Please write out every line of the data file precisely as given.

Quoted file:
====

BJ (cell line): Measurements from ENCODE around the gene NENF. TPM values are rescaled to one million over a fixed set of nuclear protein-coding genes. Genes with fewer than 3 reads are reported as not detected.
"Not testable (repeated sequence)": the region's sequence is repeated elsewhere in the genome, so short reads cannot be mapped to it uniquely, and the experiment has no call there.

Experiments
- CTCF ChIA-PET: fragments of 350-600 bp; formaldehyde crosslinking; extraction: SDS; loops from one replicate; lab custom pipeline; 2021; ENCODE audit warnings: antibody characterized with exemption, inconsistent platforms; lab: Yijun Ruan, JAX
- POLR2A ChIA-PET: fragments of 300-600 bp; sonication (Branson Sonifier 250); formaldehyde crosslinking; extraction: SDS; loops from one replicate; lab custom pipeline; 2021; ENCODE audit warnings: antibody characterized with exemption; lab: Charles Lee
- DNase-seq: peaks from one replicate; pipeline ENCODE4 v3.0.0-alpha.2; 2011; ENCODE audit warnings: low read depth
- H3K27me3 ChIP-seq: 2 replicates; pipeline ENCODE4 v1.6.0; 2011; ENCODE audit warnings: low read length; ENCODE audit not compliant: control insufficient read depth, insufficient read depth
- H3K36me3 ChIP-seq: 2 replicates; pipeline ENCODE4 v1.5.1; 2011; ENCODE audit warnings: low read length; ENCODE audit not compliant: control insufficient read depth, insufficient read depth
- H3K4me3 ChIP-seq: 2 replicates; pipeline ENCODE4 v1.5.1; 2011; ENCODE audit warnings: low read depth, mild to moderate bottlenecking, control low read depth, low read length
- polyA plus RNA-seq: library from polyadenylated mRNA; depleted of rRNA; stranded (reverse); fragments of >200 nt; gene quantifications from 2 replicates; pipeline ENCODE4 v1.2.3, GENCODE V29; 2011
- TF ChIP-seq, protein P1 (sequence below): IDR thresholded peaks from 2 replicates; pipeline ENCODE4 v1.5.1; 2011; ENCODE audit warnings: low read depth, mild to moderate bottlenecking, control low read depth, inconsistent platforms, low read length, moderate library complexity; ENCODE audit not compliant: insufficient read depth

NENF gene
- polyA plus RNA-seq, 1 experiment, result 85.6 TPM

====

BJ (cell line): Measurements from ENCODE around the gene NENF. TPM values are rescaled to one million over a fixed set of nuclear protein-coding genes. Genes with fewer than 3 reads are reported as not detected.
"Not testable (repeated sequence)": the region's sequence is repeated elsewhere in the genome, so short reads cannot be mapped to it uniquely, and the experiment has no call there.

Experiments
- CTCF ChIA-PET: fragments of 350-600 bp; formaldehyde crosslinking; extraction: SDS; loops from one replicate; lab custom pipeline; 2021; ENCODE audit warnings: antibody characterized with exemption, inconsistent platforms; lab: Yijun Ruan, JAX
- POLR2A ChIA-PET: fragments of 300-600 bp; sonication (Branson Sonifier 250); formaldehyde crosslinking; extraction: SDS; loops from one replicate; lab custom pipeline; 2021; ENCODE audit warnings: antibody characterized with exemption; lab: Charles Lee
- DNase-seq: peaks from one replicate; pipeline ENCODE4 v3.0.0-alpha.2; 2011; ENCODE audit warnings: low read depth
- H3K27me3 ChIP-seq: 2 replicates; pipeline ENCODE4 v1.6.0; 2011; ENCODE audit warnings: low read length; ENCODE audit not compliant: control insufficient read depth, insufficient read depth
- H3K36me3 ChIP-seq: 2 replicates; pipeline ENCODE4 v1.5.1; 2011; ENCODE audit warnings: low read length; ENCODE audit not compliant: control insufficient read depth, insufficient read depth
- H3K4me3 ChIP-seq: 2 replicates; pipeline ENCODE4 v1.5.1; 2011; ENCODE audit warnings: low read depth, mild to moderate bottlenecking, control low read depth, low read length
- polyA plus RNA-seq: library from polyadenylated mRNA; depleted of rRNA; stranded (reverse); fragments of >200 nt; gene quantifications from 2 replicates; pipeline ENCODE4 v1.2.3, GENCODE V29; 2011
- TF ChIP-seq, protein P1 (sequence below): IDR thresholded peaks from 2 replicates; pipeline ENCODE4 v1.5.1; 2011; ENCODE audit warnings: low read depth, mild to moderate bottlenecking, control low read depth, inconsistent platforms, low read length, moderate library complexity; ENCODE audit not compliant: insufficient read depth

NENF gene
- polyA plus RNA-seq, 1 experiment, result 85.6 TPM